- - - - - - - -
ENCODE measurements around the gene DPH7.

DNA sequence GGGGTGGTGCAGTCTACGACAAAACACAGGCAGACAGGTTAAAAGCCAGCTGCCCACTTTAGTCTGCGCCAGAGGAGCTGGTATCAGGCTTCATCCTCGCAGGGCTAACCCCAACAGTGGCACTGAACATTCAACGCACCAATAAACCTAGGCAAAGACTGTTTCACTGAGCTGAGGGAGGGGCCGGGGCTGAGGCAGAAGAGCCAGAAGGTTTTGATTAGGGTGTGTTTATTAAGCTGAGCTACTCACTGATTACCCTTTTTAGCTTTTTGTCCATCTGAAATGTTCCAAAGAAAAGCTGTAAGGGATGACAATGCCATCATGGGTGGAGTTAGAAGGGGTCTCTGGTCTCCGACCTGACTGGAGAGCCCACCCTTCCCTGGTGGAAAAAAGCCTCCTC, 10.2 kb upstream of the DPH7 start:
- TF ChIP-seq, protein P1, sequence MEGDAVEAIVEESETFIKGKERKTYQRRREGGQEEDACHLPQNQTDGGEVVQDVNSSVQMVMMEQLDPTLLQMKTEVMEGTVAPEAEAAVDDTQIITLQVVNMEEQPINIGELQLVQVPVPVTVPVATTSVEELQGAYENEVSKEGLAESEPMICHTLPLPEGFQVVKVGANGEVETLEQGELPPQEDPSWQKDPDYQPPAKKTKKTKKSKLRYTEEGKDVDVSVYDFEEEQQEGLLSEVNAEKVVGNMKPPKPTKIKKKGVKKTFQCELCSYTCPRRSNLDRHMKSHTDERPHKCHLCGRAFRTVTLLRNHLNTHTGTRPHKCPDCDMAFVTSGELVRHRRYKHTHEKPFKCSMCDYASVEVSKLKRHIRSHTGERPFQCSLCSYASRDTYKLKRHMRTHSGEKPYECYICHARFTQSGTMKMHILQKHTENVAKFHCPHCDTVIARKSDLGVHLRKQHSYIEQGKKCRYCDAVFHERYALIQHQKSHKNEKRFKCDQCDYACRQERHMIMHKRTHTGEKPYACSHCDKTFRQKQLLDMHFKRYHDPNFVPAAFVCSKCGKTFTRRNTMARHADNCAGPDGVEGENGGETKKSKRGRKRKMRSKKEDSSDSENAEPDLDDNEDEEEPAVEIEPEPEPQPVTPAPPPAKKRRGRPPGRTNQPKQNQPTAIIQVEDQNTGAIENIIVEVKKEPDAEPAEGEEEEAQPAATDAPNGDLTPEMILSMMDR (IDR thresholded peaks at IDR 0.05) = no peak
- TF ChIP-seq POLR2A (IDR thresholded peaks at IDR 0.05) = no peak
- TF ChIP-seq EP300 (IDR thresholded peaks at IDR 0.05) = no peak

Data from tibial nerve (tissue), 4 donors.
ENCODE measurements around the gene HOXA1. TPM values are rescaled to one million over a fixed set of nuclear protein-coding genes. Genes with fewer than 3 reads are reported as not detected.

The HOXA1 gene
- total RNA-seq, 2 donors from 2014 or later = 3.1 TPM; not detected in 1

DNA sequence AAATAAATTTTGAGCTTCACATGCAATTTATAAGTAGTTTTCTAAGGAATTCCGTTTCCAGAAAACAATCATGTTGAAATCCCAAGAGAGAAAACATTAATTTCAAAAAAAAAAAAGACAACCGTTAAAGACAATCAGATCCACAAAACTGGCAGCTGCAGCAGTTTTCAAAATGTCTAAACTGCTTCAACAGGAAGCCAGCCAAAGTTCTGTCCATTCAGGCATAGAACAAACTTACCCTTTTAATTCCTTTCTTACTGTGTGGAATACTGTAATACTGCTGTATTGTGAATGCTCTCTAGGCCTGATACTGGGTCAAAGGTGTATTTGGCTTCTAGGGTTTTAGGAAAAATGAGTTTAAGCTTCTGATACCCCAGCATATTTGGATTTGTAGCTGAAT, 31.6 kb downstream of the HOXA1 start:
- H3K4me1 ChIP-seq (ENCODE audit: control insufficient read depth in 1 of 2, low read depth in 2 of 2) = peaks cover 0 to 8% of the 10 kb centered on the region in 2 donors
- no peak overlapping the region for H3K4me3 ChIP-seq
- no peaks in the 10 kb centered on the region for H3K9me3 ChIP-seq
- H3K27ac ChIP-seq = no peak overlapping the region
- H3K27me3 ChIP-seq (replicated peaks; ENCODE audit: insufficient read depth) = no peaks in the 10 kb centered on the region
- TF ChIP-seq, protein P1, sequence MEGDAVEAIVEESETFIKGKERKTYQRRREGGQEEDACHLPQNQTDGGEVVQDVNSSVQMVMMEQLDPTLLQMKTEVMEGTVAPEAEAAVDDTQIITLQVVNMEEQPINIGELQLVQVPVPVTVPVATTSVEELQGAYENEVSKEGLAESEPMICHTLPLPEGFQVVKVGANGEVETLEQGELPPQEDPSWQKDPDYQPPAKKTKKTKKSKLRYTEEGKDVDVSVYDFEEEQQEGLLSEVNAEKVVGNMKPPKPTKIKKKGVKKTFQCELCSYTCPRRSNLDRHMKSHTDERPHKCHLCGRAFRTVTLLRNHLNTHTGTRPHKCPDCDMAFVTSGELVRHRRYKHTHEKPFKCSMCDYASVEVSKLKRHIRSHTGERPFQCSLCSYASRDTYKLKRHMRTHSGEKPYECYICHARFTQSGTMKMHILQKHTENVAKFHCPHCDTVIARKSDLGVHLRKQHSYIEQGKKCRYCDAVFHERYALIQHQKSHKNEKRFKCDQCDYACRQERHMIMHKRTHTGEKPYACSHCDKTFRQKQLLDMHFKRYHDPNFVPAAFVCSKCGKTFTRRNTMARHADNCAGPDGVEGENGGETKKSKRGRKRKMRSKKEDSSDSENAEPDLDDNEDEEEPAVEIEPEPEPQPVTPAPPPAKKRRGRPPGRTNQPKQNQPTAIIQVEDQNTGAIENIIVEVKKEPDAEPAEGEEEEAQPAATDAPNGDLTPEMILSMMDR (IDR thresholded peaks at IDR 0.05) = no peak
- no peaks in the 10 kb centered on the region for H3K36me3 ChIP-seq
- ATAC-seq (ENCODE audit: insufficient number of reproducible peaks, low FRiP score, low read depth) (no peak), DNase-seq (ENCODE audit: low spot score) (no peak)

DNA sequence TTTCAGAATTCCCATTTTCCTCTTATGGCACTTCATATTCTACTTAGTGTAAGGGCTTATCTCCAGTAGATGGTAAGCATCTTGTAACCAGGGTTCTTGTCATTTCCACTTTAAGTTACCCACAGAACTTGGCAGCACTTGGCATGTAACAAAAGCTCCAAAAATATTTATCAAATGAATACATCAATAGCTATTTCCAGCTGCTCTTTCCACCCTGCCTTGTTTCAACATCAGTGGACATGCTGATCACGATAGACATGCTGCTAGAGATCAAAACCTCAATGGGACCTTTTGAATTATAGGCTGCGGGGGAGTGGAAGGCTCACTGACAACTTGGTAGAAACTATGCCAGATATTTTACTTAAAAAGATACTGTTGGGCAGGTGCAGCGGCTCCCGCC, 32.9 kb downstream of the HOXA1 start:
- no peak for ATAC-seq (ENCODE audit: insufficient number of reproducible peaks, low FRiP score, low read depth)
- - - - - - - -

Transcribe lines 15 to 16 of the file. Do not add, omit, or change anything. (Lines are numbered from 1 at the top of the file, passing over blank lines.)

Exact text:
- H3K27me3 ChIP-seq (replicated peaks; ENCODE audit: insufficient read depth) = no peaks in the 10 kb centered on the region
- TF ChIP-seq, protein P1, sequence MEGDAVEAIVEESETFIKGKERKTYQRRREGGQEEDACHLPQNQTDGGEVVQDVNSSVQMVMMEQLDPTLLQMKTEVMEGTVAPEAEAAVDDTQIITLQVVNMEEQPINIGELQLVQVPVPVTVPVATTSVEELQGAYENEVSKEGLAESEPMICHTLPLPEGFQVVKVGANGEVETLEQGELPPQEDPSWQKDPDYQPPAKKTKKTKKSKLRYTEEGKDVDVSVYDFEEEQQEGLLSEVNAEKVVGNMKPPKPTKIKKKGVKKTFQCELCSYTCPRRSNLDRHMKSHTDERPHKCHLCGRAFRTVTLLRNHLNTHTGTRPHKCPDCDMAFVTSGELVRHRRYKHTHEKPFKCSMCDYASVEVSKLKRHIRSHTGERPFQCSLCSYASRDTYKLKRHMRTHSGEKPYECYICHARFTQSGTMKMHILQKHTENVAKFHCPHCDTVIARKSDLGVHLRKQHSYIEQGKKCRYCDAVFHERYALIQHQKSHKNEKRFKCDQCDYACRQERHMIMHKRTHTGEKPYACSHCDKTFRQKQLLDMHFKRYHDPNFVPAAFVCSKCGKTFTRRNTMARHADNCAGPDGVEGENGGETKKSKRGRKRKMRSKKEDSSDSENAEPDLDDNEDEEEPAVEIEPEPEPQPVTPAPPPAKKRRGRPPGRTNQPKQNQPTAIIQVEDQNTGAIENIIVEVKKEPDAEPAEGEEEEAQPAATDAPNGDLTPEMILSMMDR (IDR thresholded peaks at IDR 0.05) = no peak